We’re a couple of days away from Black Friday 2018, and this year is shaping up to be a big one. With local consumers scrounging around for the best deals, it’s online shopping that will be a prime target for cybercriminals, with new tactics being deployed in order to exploit unsuspecting South Africans.
To offer some insight, as well as a few tips, Brian Pinnock, cyber security expert at Mimecast MEA was weighed in on this year’s Black Friday and how to remain safe.
Good news and bad news
“There’s good news and bad news for Black Friday shoppers this year. The bad news is that cybercriminals are using new tactics that make it harder to spot fake deals. The good news is that with robust cybersecurity awareness training, an understanding of the new attack methods and sophisticated email security systems, consumers can protect their money and personal information, and businesses can better protect their sensitive data and systems,” explains Pinnock.
According to the expert, he often tells consumers that if a deal is too good to be true, it often is. When it comes to Black Friday though, and the aggressive price cuts that retailers often announce on the day, it becomes a bit harder to discern the difference between a great deal or phishing scam.
“For one day a year (23rd November this year), retailers take advantage of consumers’ appetite to spend by offering “loss leader” deals, which they advertise broadly on email and social media. The purpose of these offers is to entice shoppers to retailers’ sites and stores and convince them to buy more than the too-good-to-be-true TV for R500. And cybercriminals know and take advantage of this,” says Pinnock.
What to look out for
When it comes to staying safe from phishing attacks during Black Friday, Pinnock adds that much of the conventional wisdom around cyber security no longer applies on this day.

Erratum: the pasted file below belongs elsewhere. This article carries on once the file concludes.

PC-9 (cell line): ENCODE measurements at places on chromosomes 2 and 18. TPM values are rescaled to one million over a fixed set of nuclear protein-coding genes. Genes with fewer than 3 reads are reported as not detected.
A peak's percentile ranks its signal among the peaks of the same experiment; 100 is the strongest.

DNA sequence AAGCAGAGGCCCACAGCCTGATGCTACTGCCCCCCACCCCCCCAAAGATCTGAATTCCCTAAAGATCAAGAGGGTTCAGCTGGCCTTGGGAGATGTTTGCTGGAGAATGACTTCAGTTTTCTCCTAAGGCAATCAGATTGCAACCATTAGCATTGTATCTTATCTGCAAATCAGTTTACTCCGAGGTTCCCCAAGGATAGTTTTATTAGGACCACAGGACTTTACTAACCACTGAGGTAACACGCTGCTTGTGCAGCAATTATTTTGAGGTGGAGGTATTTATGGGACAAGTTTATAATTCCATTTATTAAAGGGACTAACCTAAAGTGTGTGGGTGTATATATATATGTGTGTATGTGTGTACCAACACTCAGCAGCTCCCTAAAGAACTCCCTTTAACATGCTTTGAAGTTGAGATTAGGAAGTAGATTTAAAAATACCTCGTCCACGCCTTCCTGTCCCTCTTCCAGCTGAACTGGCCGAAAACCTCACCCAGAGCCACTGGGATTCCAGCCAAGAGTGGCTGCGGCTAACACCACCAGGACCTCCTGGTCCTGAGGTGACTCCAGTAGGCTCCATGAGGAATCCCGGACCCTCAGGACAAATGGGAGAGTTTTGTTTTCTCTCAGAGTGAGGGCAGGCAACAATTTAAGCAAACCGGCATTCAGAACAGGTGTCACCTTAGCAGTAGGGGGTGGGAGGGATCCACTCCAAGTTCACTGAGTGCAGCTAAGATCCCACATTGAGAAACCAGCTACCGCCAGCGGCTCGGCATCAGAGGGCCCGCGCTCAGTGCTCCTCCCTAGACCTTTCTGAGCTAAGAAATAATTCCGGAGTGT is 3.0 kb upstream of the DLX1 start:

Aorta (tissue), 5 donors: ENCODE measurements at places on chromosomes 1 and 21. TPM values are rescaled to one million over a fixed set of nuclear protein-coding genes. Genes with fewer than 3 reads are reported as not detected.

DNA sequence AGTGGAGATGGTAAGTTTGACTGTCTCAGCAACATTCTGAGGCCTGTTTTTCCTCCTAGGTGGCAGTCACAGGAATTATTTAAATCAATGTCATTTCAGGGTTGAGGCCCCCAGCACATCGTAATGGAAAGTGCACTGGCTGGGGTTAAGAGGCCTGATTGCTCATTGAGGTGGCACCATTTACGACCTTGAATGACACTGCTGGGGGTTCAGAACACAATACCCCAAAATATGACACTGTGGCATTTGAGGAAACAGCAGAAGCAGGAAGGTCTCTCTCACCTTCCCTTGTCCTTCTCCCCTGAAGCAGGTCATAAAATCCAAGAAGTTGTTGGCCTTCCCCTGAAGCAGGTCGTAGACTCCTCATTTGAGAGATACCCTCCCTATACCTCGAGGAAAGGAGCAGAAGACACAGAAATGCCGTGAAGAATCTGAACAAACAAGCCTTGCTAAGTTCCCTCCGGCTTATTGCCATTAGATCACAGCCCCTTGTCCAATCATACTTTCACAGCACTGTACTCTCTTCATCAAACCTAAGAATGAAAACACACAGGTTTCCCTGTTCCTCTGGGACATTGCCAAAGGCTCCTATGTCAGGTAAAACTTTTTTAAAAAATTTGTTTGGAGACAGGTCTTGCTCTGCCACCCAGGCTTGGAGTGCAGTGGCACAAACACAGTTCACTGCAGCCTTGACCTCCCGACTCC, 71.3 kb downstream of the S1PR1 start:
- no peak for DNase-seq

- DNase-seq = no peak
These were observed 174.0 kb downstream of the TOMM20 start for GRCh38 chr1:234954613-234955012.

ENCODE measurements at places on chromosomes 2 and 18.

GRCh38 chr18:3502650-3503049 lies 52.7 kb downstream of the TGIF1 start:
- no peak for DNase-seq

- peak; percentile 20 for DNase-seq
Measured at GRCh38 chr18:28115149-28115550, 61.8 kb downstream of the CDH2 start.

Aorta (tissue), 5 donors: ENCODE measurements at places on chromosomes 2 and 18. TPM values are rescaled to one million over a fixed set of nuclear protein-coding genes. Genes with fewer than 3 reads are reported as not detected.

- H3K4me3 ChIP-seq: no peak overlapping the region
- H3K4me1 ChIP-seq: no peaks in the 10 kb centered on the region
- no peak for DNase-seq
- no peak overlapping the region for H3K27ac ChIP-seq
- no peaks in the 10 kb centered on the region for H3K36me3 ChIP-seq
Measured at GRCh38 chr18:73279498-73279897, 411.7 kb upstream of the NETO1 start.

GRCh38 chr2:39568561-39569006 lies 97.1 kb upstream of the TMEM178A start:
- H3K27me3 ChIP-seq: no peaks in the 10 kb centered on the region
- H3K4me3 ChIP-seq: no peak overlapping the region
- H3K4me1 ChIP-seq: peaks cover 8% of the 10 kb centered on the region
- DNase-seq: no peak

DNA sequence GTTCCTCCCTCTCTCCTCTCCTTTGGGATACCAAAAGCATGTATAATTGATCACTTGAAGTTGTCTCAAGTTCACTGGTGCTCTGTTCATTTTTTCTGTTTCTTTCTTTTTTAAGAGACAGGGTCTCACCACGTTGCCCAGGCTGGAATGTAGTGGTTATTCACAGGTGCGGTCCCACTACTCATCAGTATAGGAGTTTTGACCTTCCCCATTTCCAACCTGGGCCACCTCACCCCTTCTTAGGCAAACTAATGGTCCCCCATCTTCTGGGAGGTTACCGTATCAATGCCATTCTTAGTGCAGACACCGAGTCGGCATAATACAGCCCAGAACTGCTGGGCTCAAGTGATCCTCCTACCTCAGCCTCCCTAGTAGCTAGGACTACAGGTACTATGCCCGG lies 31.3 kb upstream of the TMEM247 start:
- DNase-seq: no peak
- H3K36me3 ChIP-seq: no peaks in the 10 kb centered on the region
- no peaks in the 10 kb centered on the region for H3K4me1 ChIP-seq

Things like the green or black padlock on website urls, or the “s” in the https, cannot be trusted in the same way they were previously, for example.
“That’s because cybercriminals can create or buy a real security certificate for their fake website in minutes,” adds Pinnock.
When it comes to things to look out for, the Mimecast security expert points to five things in particular.
Spelling errors in emails is one, with scammers often including them to weed out smarter consumers from those who are easier to con. He also advises against clicking on links within emails, and rather entering the address directly into your browser. It’s also a good idea to check out the sender’s address, as a major retailer will not send you mails from a Gmail account.
Pinnock also advocates for using different passcodes for different online services you utilise, as well as implementing some sort of two-factor authentication process for your online payments. Another helpful tip from Pinnock is creating a new email address when signing up for Black Friday deals, and not using your work or private address.
Overall he advocates for keeping a high level of suspicion, as we’re always more likely to get caught about by a scam or phishing attack when our guard is down.
“Think of Black Friday emails as you would Black Friday crowds outside Checkers. When you’re distracted by the pushing and shoving, you’re not likely to notice the pickpocket until he’s made off with your wallet,” concludes Pinnock.[Image – CC 0 Pixabay]